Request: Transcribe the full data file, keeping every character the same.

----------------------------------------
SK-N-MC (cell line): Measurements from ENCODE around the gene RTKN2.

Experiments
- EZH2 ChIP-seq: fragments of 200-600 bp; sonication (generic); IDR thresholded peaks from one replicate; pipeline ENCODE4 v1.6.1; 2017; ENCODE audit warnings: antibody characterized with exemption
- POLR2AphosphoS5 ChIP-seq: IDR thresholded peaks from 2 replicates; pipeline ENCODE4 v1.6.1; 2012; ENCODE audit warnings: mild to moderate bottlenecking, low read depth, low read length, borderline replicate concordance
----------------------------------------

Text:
SK-N-MC (cell line): Measurements from ENCODE around the gene RTKN2.

Experiments
- EZH2 ChIP-seq: fragments of 200-600 bp; sonication (generic); IDR thresholded peaks from one replicate; pipeline ENCODE4 v1.6.1; 2017; ENCODE audit warnings: antibody characterized with exemption
- POLR2AphosphoS5 ChIP-seq: IDR thresholded peaks from 2 replicates; pipeline ENCODE4 v1.6.1; 2012; ENCODE audit warnings: mild to moderate bottlenecking, low read depth, low read length, borderline replicate concordance